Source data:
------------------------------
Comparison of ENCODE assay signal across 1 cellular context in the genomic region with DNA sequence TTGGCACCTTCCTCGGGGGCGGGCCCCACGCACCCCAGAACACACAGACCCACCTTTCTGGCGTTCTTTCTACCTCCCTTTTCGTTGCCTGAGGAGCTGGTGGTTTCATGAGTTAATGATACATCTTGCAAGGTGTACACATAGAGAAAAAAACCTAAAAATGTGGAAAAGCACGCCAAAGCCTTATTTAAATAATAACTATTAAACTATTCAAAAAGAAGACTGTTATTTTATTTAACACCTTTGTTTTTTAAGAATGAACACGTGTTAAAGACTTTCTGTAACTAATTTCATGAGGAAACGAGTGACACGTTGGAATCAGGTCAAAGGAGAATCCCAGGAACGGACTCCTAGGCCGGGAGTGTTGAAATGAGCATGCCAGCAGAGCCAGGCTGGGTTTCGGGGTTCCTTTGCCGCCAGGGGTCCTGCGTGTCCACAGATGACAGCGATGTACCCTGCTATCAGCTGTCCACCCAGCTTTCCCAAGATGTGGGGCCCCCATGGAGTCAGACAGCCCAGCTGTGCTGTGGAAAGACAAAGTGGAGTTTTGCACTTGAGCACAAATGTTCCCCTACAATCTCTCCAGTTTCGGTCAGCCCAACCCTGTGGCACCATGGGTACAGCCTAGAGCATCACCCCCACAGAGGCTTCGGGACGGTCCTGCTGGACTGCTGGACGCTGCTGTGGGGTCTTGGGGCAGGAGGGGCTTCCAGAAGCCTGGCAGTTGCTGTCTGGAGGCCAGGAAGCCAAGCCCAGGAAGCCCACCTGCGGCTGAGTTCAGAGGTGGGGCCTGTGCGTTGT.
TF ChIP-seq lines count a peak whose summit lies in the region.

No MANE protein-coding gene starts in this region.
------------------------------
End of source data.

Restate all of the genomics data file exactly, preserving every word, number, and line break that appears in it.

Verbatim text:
Comparison of ENCODE assay signal across 1 cellular context in the genomic region with DNA sequence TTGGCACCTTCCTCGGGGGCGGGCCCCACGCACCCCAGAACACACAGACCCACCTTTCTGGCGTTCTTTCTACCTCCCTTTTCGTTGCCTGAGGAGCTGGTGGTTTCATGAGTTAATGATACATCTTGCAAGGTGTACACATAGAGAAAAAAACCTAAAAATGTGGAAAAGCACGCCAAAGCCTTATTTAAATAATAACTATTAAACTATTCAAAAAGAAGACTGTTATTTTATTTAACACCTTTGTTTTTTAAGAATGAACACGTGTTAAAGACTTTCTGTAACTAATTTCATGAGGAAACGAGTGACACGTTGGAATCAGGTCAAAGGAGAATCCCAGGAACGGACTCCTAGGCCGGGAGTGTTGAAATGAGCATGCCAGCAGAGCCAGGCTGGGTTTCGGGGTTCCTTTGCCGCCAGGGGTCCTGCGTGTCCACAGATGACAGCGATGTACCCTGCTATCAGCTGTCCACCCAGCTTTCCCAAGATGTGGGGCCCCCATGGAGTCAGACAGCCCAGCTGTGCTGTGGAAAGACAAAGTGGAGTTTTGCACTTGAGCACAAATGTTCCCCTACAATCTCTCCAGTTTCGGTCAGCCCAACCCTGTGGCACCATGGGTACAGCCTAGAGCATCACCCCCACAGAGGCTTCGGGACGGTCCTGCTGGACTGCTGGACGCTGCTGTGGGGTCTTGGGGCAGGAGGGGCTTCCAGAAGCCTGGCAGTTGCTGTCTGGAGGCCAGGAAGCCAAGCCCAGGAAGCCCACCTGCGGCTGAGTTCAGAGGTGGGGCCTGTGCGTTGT.
TF ChIP-seq lines count a peak whose summit lies in the region.

No MANE protein-coding gene starts in this region.